When people who are dedicated to their work are able to be more flexible with it, they often get more done, not less (Papa, 2008). There is a sense of freedom that comes with the issue, but there is also the opportunity to focus on important things on a schedule that works for the employee and the company. The boss, however, was focused only on how much control was had over the employees, and how much of that would allegedly be given up if employees were allowed to work from home. The boss failed to see the benefits, and only addressed the risks that could potentially come about -- most of which were not realistic based on the group of employees who were there at the time. Professionals are going to do their jobs, whether they are in the office or at home, and there is no reason for a company to think that these individuals have to be watched over all the time.

Conclusion

The key to successful behavior in an organization is making the people who work there as cohesive as possible. When that is done, it is much easier for the organization to operate. Companies that want to be successful in reaching their goals need to have the right culture, and they also need to be able to communicate properly and motivate employees, so that everyone is focused on a common idea or theme. Disorganization is not going to make a company successful, mostly because there are so many problems seen when a company is not properly organized and when the workers of that company do not see themselves as a team. By stopping workers for becoming a good team, and by failing to lead by example, the former employer created a working environment that was completely unacceptable to most of the workers. Many employees left as soon as they could find another job in their field, and those who stayed expressed their dissatisfaction with their job quite often. That was unfortunate, but yet nothing was done about it.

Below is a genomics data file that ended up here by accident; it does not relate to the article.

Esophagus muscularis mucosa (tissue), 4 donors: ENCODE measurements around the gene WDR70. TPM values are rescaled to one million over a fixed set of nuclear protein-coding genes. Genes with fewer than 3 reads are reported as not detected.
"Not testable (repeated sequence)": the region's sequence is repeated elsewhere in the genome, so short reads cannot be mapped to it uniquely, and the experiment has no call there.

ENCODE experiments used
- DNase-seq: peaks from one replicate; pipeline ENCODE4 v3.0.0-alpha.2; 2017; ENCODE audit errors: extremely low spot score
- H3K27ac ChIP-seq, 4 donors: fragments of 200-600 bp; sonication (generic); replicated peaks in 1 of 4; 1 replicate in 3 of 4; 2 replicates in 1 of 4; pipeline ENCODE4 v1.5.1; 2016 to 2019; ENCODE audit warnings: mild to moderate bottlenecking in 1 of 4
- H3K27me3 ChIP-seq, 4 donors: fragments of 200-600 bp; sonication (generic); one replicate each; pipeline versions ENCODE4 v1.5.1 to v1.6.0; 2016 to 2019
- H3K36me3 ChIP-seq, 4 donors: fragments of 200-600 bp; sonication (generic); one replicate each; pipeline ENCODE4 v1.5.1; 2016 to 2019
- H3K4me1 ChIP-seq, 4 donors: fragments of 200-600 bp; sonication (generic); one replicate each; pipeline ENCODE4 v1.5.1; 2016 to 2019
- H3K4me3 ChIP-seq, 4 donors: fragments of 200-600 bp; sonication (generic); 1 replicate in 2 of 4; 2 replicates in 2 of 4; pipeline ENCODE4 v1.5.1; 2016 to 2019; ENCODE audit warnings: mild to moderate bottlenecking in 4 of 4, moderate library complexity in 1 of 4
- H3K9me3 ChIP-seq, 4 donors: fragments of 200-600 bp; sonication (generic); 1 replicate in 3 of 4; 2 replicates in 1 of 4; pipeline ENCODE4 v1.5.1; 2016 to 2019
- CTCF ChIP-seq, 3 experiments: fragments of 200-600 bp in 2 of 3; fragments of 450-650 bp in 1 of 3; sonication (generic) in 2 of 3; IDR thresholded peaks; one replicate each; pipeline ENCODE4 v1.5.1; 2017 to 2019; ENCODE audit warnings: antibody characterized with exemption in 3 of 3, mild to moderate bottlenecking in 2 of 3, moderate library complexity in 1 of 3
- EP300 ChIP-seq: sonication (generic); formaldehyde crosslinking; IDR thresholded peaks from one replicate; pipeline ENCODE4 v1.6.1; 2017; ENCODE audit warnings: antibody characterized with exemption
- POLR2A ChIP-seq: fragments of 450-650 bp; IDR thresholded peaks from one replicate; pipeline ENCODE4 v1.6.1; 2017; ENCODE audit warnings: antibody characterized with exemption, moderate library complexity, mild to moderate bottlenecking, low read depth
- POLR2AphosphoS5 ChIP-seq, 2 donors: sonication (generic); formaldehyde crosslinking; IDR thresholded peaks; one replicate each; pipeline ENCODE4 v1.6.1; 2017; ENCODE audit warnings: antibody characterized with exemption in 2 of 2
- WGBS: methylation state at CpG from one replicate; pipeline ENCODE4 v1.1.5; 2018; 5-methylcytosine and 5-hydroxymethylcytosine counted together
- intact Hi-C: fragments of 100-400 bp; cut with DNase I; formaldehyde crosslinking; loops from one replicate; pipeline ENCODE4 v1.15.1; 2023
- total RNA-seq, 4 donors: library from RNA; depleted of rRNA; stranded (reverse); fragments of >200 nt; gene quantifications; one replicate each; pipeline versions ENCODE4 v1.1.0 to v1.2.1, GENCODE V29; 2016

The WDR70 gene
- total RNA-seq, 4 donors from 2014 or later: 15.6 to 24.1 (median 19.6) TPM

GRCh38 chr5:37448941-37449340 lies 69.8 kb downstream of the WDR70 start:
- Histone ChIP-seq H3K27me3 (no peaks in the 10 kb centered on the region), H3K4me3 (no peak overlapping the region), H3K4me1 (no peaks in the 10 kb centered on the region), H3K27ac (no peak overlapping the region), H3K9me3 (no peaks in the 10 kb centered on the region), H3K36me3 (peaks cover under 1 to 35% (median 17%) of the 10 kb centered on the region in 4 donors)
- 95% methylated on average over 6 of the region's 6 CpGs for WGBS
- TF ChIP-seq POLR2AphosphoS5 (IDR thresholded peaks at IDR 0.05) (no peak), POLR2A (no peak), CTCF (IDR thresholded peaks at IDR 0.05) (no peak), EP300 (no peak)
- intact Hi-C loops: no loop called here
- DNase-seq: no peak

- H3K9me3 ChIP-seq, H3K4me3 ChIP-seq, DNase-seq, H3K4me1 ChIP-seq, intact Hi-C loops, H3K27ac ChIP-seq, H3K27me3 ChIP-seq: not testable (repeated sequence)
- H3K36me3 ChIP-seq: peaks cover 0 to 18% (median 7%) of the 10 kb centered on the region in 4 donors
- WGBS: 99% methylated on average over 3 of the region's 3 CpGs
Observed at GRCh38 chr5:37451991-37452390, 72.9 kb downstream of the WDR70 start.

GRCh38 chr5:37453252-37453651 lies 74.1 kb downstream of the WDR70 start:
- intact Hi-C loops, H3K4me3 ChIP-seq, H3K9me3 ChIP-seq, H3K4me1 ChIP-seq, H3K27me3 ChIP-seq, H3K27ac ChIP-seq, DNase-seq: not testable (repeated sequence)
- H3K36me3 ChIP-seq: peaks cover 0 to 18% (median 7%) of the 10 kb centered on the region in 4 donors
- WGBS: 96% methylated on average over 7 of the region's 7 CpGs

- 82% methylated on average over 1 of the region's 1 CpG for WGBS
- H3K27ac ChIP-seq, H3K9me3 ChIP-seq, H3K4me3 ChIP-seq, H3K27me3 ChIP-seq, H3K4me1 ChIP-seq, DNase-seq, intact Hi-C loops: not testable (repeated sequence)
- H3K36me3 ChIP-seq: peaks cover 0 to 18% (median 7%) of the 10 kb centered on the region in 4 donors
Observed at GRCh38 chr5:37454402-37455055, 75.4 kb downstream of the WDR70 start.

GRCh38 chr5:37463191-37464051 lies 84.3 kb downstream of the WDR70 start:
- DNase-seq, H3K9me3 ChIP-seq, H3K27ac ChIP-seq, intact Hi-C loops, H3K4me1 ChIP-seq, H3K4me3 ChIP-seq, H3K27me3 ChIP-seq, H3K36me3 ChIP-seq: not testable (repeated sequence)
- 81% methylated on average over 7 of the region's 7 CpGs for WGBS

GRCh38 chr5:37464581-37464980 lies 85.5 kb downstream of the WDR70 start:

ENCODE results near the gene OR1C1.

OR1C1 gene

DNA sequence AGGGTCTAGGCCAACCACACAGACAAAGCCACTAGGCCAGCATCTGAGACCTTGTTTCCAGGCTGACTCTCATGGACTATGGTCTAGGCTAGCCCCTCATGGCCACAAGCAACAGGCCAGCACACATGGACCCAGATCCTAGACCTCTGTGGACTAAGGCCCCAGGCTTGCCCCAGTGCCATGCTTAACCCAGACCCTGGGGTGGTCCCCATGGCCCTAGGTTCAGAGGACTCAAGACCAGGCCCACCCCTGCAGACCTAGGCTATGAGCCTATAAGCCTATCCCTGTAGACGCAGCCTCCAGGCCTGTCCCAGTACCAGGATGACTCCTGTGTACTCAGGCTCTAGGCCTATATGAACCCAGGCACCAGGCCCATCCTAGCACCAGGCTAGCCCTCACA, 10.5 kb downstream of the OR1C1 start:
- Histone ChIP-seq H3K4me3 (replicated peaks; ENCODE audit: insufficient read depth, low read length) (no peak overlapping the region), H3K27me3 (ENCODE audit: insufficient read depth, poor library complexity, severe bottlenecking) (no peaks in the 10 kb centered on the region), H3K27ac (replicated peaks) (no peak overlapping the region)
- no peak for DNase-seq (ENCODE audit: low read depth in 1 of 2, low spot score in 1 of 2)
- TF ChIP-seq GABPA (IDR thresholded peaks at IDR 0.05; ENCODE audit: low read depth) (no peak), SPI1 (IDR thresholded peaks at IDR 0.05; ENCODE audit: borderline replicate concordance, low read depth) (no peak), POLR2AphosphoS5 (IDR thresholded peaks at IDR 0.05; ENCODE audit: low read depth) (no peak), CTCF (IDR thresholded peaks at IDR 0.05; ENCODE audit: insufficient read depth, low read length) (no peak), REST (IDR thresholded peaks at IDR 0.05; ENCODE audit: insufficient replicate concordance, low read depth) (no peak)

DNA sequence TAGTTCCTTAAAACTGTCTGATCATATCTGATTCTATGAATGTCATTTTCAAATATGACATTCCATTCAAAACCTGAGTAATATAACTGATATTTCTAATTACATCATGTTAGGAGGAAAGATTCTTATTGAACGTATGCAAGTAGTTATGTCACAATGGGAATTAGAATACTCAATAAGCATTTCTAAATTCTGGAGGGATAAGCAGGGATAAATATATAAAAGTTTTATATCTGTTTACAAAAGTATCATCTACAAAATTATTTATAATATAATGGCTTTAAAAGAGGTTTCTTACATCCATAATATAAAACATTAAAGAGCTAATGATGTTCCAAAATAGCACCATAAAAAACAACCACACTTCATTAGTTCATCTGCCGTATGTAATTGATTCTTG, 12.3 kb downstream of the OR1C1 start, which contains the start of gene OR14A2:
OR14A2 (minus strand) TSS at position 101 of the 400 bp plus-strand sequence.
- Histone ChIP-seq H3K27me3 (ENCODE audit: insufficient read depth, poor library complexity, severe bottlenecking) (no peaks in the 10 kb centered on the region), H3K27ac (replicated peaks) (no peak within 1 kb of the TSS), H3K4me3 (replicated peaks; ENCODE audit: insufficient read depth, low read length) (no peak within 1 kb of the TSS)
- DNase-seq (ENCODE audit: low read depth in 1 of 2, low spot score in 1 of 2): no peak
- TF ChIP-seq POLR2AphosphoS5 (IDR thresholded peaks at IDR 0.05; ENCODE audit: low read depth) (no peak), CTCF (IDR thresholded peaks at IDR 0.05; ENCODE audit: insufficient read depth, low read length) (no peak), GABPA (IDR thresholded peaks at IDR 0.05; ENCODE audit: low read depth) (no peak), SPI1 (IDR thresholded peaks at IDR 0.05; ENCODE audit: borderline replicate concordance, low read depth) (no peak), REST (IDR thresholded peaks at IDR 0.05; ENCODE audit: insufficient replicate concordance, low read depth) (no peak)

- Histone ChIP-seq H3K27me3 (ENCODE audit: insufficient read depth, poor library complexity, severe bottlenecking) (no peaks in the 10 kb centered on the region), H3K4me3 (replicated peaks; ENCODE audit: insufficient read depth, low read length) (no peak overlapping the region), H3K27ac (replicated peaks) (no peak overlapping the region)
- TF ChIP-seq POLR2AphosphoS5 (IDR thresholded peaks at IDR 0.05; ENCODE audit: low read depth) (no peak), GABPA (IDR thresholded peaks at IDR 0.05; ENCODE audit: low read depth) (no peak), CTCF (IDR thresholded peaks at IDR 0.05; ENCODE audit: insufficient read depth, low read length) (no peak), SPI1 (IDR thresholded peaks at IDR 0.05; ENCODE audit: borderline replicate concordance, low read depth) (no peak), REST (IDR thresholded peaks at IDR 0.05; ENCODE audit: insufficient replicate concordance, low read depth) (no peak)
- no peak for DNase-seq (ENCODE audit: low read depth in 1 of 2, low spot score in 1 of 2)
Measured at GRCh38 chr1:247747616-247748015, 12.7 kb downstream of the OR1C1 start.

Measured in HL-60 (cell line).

It would seem as though the former employer would have been aware that changes needed to be made, but yet no changes occurred. That indicated that the boss either did not see that there was a problem with the organization, or that the knowledge of how to fix the problem was simply not there. Either way, it was clearly an issue that needed to be handled, and one that would not resolve itself. Addressing an issue like organizational behavior can be difficult because it encompasses so much information, but that does not mean it should be ignored. There are a number of ways to address the issue and attempt to make changes, but these can only happen if the boss is willing to focus on those issues and make sure that the organization does what is necessary to move forward. Companies that do not do this often struggle, and can eventually fail completely.

References

Barney, J.B. (1986). Organizational culture: Can it be a source of sustained competitive advantage? Academy of Management Review, 11(3), pp. 656 -- 665.

Black, R.J. (2003) Organizational culture: Creating the influence needed for strategic success, London, UK.

Jex, S.M. & Britt, T.W. (2008) Organizational psychology, a scientist-practitioner approach. NY: John Wiley & Sons.

O'Donovan, G. (2006). The corporate culture handbook: How to plan, implement and measure a successful culture change programme. NY: The Liffey Press.

Papa, M.J., et al. (2008). Organizational communication perspectives and… [END OF PREVIEW]